Food Stamp Struggles: 5 Medical Reasons You May Not Qualify for SNAP as Regulations Face Major Changes

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New regulations included as part of President Joe Biden’s debt-ceiling bill will expand food stamp benefits for some Americans but also make it more difficult for others — especially those with medical issues that prevent them from working enough hours to qualify for benefits.

Food stamps, formally known as Supplemental Nutrition Assistance Program (SNAP) benefits, are available to low-income households to help them purchase food. But many recipients are required to work 20 hours a week to be eligible for SNAP.

New rules agreed on during debt-ceiling negotiations include raising the proof-of-work age range for SNAP to between 18 and 54 years old from 18 to 49 previously. This means hundreds of thousands of SNAP beneficiaries will now have to meet work requirements that they didn’t have to meet before.

The bill also includes provisions that could widen the roster of SNAP beneficiaries to include more homeless people, veterans and young people 18 to 24 years old who aged out of foster care.

But much of the attention has focused on new work requirements aimed at older SNAP customers. In a recent analysis, the Center on Budget and Policy Priorities (CBPP) said the bill would “put almost 750,000 older adults ages 50 to 54 at risk of losing food assistance” through an expansion of the “existing, failed” SNAP work-reporting requirement.

“Some of the people who would lose SNAP would be working but could struggle to consistently meet the 20-hour requirement or to provide documentation of their hours,” according to the CBPP.

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The situation could be especially challenging for people who have health/medical issues that prevent them from working. Similarly, the new rule could hurt recipients who must care for others with health issues. In these cases, they might not be able to work the minimum hours to receive food stamps.

Here are five medical reasons you might not qualify for food stamps because you can’t meet the work requirement.

Health Issues for Recipient

This is a problem for SNAP applicants of all ages, but it escalates as you get older. According to a 2018 study from the Brookings Institute, just more than half of younger SNAP recipients and 87% of older SNAP participants who would be exposed to work requirements and didn’t have jobs said the reason they were not working was due to health or disability.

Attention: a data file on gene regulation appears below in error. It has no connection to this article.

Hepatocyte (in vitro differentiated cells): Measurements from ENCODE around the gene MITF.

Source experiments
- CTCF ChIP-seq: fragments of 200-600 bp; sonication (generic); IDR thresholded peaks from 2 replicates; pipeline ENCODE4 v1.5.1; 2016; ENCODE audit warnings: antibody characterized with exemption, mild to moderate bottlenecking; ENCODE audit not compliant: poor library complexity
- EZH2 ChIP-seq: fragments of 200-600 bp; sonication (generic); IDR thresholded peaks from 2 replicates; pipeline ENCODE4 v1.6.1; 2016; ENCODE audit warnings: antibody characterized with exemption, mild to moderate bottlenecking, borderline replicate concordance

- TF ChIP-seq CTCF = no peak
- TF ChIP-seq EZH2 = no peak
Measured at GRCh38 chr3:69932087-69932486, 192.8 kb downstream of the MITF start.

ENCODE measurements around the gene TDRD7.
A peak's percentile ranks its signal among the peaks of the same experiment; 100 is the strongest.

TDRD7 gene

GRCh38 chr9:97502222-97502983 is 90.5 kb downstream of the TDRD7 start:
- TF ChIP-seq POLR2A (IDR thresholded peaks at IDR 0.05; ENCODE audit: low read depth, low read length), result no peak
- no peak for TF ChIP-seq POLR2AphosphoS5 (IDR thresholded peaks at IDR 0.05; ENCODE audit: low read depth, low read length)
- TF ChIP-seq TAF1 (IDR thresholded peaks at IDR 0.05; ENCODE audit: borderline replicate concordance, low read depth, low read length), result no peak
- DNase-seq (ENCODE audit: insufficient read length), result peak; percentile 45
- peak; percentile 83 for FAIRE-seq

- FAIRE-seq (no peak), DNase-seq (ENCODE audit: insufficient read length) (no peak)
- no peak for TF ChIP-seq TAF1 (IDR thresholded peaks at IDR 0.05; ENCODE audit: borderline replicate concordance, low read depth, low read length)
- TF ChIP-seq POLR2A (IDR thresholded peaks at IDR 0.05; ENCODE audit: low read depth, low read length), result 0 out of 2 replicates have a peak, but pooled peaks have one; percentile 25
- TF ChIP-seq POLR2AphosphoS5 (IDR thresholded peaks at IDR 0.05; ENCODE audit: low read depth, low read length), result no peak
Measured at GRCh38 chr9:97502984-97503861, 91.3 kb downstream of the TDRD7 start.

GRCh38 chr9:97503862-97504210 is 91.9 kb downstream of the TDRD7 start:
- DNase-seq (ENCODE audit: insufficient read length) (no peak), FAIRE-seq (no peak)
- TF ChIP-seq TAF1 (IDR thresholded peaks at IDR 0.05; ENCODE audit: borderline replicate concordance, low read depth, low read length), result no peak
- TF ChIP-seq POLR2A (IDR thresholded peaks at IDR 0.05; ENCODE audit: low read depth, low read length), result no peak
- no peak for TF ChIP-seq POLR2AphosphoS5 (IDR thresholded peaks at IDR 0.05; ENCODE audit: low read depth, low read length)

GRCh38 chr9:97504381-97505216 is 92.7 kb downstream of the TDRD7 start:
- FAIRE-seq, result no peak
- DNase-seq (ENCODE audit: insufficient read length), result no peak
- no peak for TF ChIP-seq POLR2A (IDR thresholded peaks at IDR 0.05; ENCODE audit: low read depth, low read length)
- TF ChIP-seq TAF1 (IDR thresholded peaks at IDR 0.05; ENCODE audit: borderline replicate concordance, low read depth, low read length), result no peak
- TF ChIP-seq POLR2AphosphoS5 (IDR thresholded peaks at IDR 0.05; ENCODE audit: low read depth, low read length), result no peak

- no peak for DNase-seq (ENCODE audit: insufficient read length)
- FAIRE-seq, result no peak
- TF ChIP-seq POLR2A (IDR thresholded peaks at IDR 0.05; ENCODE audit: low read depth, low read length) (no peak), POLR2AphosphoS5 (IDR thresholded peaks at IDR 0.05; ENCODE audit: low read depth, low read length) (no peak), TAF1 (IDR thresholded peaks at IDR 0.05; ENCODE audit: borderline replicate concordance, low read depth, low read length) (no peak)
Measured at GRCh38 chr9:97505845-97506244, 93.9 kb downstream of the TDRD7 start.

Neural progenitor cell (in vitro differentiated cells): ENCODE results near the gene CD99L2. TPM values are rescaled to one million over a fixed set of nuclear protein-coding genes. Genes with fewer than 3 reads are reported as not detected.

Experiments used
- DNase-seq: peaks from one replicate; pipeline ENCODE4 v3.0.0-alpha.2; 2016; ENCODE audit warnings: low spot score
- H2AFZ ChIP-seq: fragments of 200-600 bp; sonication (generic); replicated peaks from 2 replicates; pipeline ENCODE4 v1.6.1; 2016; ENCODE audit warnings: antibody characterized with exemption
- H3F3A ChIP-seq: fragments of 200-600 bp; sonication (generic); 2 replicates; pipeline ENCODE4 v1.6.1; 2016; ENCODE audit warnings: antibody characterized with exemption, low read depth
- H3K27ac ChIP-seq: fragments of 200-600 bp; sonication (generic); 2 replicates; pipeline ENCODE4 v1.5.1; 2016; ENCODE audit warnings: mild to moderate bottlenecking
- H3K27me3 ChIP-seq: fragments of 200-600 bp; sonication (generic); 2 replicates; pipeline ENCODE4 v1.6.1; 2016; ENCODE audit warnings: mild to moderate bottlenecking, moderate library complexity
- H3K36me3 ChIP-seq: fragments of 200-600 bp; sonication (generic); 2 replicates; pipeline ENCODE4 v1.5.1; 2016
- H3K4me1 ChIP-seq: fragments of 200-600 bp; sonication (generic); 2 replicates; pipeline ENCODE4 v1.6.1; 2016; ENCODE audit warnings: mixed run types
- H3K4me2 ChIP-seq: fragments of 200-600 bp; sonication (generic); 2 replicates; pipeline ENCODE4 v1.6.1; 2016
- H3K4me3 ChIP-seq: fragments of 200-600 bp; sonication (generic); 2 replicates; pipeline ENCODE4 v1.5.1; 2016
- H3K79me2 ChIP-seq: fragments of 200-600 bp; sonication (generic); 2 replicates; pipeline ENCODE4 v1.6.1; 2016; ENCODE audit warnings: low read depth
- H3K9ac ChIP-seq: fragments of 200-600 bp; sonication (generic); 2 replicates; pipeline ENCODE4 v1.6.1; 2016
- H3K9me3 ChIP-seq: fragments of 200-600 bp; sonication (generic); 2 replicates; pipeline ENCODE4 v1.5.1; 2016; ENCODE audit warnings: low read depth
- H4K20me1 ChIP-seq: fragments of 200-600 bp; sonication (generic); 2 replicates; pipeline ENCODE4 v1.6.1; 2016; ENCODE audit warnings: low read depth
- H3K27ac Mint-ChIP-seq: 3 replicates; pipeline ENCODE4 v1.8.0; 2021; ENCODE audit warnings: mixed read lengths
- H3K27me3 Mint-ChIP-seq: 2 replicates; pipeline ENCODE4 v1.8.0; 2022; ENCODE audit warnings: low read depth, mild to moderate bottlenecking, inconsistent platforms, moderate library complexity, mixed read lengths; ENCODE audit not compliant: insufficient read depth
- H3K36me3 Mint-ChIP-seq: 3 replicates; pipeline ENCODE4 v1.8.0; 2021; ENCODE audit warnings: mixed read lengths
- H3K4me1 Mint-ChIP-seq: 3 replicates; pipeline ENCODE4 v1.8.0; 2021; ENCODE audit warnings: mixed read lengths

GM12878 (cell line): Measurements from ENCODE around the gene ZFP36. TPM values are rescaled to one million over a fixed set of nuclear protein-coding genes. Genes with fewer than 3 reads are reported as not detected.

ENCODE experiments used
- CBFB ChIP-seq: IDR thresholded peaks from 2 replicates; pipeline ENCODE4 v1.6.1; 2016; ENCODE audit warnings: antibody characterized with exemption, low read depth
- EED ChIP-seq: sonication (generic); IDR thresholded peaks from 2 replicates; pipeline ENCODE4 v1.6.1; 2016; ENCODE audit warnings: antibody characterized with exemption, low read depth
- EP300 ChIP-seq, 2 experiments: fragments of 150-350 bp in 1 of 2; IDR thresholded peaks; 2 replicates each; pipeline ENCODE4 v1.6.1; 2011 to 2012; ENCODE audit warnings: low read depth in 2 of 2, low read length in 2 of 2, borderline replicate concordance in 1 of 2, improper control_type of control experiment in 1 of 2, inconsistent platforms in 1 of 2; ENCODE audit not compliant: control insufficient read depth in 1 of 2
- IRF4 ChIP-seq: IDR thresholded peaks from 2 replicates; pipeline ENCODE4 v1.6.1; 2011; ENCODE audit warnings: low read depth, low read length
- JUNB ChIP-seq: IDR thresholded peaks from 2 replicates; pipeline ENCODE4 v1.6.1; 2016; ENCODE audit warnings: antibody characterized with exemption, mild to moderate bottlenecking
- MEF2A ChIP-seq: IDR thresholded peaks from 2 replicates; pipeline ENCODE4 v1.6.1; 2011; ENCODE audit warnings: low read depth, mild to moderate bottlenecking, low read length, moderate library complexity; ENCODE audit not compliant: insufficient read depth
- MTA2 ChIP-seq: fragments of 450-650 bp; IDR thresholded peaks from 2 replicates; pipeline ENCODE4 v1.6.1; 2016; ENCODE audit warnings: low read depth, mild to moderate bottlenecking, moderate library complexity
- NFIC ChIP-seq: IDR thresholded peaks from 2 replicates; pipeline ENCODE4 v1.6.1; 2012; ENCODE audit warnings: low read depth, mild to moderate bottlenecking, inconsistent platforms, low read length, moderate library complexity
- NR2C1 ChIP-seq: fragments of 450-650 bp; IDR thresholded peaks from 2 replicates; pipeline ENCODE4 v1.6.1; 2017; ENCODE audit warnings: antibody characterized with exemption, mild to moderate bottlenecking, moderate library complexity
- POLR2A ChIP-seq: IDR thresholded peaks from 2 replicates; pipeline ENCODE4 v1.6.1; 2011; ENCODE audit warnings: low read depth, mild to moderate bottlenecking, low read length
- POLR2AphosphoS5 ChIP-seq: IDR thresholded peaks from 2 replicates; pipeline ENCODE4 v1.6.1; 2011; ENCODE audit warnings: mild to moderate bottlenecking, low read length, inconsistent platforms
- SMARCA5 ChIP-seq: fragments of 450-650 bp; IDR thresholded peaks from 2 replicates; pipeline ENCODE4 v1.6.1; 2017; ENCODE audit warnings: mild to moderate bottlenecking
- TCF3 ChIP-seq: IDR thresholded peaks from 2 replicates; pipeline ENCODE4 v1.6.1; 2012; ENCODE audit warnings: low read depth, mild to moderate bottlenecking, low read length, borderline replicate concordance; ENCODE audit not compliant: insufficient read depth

Health Issues for Family Members

Some SNAP applicants might be healthy enough to work themselves, but are tasked with providing at-home care for family members or others who have a medical condition. This is especially true for SNAP recipients 50 and older who have elderly parents to care for.

“There are all kinds of circumstances that mean that, at a given moment, someone might not be able to work or work a prescribed number of hours,” CBPP President Sharon Parrott told NPR in a recent interview, adding that one of the reasons is having to care for a family member with a medical issue.

Medical Problems Related to Age

The prevalence of health conditions “rapidly increases” for low-income adults starting in their 40s, according to the CBPP, and nearly half of low-income adults ages 50 to 54 report a health barrier to work. A “large share” of people on SNAP between the ages of 50 and 54 are in poor health, Parrott said.

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Medical Problems Related to Poverty

The share of older adults with incomes below twice the poverty line who have health conditions is “three times higher” than the share of those with incomes above that level, according to the CBPP. This means lower-income older adults, including those 50 to 54, might not be able to work enough hours to qualify for SNAP because of medical conditions brought on by poverty.

High Denial Rates for Disability Benefits

Qualifying for disability benefits is one of the most common reasons that someone is exempt from the work-reporting requirement, according to the CBPP. However, high denial rates and long wait times for disability benefits have made them “increasingly difficult to access.”

SNAP has been “an important lifeline” for low-income older adults with significant health barriers to employment but who also can’t get disability benefits, the CBPP said. These adults “may soon lose access to SNAP as well, if they are not determined to be otherwise exempt from the expanded work-reporting requirement.

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